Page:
CONCORD, N.C. – His driver’s suit has been put away, but Ben Kennedy hasn’t stopped racing.
No surprise there. The great-grandson of NASCAR founder William H.G. France continues to work his way up the corporate ladder, absorbing as much as he can along the way.
Kennedy recently was named Managing Director of Racing Operations and International Development. It’s a title that encompasses a lot but focuses on competition-related issues in the Monster Energy NASCAR Cup Series, NASCAR Xfinity Series and NASCAR Gander Outdoors Truck Series. The international portion means he’ll be diving into NASCAR’s efforts in Canada, Mexico, Europe and elsewhere.
Although he’s grown up in NASCAR, it’s still a bit of a culture change for the 27-year-old who spent several years looking at the sport through the windshield of a race car. His last stint behind the wheel came in 2017.
Kennedy won twice in 42 starts in the NASCAR K&N Pro Series East, picked up a victory in the Truck Series where he made 73 starts, and managed one top-five finish in 17 Xfinity Series attempts.
“I enjoyed it; I was very passionate about it,” Kennedy says of his driving career. “I learned a ton but it just kind of felt like the right time for me to make the move. I thought about it for several months; it definitely wasn’t an overnight decision.
“I just made the leap of faith. I’ve always been passionate about the business side of motorsports, specifically NASCAR.”
Kennedy, son of International Speedway Corp. CEO Lesa France Kennedy, spent the ’18 season as general manager of the Truck Series, working with series director Brad Moran and his team.
He remains a team owner, with Ben Kennedy Racing fielding Late Model entries as well as those in the K&N Series. The group’s 2019 driver lineup consists of Daniel Dye and Anthony Sergi. It’s his lone remaining tie to that side of the sport.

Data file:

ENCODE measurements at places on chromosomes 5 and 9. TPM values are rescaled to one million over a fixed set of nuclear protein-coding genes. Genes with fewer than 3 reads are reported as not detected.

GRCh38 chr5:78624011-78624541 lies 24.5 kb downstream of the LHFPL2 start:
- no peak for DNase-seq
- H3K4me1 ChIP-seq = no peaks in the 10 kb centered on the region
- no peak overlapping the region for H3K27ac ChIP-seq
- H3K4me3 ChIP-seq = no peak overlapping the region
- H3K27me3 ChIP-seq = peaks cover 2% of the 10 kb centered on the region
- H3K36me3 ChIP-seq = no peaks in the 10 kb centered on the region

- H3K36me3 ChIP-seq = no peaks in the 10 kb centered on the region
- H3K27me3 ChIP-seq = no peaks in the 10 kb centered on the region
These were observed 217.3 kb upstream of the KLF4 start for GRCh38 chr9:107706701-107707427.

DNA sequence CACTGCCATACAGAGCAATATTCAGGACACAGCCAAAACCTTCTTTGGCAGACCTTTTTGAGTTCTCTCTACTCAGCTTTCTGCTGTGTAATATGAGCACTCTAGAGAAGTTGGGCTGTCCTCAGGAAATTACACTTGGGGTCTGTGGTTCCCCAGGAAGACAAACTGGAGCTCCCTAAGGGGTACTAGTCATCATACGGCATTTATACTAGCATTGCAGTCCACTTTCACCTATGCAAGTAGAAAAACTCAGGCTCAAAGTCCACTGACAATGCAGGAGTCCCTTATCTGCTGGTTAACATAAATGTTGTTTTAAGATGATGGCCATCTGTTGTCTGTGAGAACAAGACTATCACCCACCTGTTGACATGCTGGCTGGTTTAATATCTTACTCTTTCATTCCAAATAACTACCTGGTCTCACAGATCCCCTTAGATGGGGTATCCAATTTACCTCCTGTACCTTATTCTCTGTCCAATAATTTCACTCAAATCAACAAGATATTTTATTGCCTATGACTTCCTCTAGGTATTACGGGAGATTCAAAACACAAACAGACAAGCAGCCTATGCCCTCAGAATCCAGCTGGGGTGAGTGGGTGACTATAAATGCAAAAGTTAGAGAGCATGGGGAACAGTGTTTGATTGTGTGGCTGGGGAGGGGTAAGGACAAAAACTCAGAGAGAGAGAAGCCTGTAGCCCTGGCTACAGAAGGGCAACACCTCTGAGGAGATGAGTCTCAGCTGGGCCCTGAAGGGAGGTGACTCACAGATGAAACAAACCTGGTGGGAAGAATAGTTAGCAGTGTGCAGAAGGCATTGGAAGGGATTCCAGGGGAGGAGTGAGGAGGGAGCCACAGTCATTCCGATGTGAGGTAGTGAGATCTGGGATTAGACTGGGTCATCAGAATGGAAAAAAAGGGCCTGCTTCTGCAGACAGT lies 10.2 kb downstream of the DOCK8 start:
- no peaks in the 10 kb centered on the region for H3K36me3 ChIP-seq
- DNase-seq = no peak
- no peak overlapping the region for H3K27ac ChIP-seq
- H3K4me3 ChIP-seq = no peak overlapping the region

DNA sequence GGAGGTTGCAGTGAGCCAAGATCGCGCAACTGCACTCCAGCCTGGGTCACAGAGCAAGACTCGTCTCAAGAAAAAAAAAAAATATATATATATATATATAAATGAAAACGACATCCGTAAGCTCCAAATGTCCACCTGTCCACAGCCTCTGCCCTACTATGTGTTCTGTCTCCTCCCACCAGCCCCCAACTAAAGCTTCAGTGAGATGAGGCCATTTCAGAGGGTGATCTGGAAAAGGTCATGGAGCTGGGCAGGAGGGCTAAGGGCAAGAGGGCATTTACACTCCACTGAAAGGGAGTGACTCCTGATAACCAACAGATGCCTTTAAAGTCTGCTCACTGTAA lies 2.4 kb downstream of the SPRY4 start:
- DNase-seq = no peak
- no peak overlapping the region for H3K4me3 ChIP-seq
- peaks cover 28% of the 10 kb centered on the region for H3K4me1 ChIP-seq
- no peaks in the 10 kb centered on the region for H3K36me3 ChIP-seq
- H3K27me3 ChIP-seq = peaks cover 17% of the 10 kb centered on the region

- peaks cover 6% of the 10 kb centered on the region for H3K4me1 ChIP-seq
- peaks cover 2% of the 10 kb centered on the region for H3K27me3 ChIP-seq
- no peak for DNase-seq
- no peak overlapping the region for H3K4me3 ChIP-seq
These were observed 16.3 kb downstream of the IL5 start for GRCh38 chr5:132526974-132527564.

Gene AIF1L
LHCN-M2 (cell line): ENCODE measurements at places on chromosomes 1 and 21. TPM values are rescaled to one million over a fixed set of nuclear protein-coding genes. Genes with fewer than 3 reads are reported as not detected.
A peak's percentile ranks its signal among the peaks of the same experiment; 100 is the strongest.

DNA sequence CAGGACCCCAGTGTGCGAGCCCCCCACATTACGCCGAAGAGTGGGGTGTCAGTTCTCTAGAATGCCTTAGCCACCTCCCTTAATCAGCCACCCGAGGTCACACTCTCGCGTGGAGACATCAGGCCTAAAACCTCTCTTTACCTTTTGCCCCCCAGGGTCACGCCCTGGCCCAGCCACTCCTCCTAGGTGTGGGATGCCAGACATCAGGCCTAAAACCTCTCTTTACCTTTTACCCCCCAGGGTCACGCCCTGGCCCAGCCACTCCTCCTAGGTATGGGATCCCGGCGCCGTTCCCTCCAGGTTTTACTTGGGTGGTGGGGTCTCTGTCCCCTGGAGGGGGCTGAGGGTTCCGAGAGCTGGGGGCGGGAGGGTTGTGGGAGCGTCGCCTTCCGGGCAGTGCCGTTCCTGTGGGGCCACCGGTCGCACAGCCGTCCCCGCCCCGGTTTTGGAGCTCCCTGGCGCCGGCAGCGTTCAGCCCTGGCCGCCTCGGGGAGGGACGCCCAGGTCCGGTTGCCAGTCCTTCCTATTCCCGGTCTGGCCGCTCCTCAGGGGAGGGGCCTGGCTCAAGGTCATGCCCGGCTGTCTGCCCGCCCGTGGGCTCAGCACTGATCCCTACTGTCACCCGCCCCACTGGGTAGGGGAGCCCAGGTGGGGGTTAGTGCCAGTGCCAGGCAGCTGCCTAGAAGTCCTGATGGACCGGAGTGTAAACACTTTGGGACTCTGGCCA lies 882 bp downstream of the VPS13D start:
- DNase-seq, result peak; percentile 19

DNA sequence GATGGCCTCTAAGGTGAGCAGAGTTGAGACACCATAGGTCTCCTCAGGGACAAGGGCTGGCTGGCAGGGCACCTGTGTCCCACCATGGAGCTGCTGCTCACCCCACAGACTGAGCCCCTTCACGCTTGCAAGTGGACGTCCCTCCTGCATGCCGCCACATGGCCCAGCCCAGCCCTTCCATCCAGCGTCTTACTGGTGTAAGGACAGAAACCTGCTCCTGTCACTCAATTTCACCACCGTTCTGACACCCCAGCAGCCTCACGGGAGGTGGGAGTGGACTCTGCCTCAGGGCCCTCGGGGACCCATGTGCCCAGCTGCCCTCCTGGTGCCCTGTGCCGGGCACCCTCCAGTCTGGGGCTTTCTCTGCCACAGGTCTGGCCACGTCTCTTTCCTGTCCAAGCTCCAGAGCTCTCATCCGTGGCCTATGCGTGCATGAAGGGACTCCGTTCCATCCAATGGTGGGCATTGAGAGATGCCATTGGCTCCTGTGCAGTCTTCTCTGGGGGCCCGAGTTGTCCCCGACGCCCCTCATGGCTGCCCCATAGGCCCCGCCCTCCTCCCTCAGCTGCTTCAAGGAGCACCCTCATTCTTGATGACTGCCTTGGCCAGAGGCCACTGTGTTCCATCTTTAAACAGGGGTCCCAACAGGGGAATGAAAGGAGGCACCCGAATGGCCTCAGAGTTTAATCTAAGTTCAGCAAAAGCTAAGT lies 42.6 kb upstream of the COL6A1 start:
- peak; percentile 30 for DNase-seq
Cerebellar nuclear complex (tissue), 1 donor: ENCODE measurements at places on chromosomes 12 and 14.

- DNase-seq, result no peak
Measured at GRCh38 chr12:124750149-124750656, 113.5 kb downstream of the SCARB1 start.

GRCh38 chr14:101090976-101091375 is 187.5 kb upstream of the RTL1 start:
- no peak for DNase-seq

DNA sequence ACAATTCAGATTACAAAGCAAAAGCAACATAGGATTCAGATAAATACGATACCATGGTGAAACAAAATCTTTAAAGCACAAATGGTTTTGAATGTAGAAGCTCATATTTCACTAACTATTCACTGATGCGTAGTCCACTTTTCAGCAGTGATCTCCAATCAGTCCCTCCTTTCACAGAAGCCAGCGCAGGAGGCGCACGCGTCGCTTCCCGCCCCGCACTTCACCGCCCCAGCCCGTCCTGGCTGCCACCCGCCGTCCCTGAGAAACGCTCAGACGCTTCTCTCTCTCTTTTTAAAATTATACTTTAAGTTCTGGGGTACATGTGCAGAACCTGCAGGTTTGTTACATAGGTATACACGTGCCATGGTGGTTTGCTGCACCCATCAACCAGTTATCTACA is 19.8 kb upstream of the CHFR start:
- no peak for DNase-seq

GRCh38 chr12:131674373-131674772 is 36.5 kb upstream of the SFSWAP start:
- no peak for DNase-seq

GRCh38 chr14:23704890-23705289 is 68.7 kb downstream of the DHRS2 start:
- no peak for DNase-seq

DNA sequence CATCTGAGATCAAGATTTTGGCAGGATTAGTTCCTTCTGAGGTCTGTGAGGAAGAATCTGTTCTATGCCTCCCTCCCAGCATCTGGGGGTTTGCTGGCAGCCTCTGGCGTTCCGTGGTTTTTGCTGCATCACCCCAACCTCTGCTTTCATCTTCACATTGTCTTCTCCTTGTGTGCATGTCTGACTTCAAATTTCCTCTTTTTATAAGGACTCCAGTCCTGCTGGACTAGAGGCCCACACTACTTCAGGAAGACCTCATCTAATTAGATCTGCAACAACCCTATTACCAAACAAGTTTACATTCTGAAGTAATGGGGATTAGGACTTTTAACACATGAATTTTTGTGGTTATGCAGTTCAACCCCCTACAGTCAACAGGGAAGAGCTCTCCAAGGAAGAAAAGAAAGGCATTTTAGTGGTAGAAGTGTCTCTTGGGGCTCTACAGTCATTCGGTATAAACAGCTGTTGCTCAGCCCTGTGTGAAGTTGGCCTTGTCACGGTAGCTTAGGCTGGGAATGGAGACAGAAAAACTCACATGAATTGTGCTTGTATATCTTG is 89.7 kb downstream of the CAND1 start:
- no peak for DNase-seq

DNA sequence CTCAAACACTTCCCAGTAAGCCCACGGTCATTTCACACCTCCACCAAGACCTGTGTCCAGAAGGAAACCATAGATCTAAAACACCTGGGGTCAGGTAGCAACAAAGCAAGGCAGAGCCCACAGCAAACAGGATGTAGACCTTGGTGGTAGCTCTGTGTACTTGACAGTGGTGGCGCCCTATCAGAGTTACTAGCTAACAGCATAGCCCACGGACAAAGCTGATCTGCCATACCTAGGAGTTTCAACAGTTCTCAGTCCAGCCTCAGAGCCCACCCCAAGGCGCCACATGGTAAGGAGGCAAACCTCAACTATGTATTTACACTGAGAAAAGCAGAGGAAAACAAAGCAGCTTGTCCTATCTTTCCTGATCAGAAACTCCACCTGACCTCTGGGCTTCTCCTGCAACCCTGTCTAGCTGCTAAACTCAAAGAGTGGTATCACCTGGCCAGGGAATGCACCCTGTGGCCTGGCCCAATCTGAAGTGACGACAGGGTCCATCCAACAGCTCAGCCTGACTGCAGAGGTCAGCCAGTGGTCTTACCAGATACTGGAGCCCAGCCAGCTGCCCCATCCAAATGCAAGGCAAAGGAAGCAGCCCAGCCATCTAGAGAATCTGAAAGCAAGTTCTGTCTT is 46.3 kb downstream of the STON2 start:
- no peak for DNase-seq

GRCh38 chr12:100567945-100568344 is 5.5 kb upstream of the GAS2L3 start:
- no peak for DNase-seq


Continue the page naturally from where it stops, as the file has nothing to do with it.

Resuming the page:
“He’s obviously grown up in the sport and he’s been behind the wheel, so when he took the step to jump outside the car and … work at the (NASCAR) R&D Center, I’m sure that came with some question marks about ‘What do I do and how do I do it?,'” said Steve O’Donnell, Executive Vice President and Chief Racing Development Officer for the sanctioning body.
“He jumped in and did an incredible job with the Truck Series … and he wants to grow and learn as much as possible. He’ll continue to learn the ins and outs of the business, but also have some ownership of a number of key projects. Part of that will be as we look to expand our presence internationally. Ben’s been a key asset in that.”
There’s no lack of things to keep him busy as Kennedy becomes an integral part of the overall NASCAR leadership team. There’s work to be done on upcoming schedules — the 2021 season could see a major shift in venues and/or dates — NASCAR hopes to roll out the new Generation-7 car by the start of the 2021 season, “and you have charters, sanctions, all that going on,” Kennedy said.
“With (NASCAR President) Steve Phelps and Jim (France, CEO) in office, it’s neat to see the momentum and energy we have internally to help continue to drive the sport forward. There’s a lot on our plate, a lot of exciting things, too.”
Some of those exciting things is talk of schedule changes, whether dates or venues — typical hot-stove fare for offseason conversations.
Since 2012, the Xfinity Series schedule has consisted of 33 points races. The 35-race schedule from 2005-10 was the most in series history.
The Truck Series schedule has consisted of 23 points events since 2015. It’s featured as many as 27 races, in 1998, and as few as 20 for the inaugural 1995 season.
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Now, Kennedy is on the front lines for these discussions.
“We looked at it for both series, and landed on the current schedule,” Kennedy said. “It feels like the right number to us. Twenty-three (for Trucks) isn’t as much as the Cup schedule, but it’s still a decent amount and it’s spread out enough that it gives some of the teams, especially some of the smaller teams, an opportunity to catch their breath and get back up to speed on inventory.
“We’re always looking at the number of events and the places we go … it’s always on the table. We’re in a lot of really neat markets right now but we’re always looking at new opportunities out there.”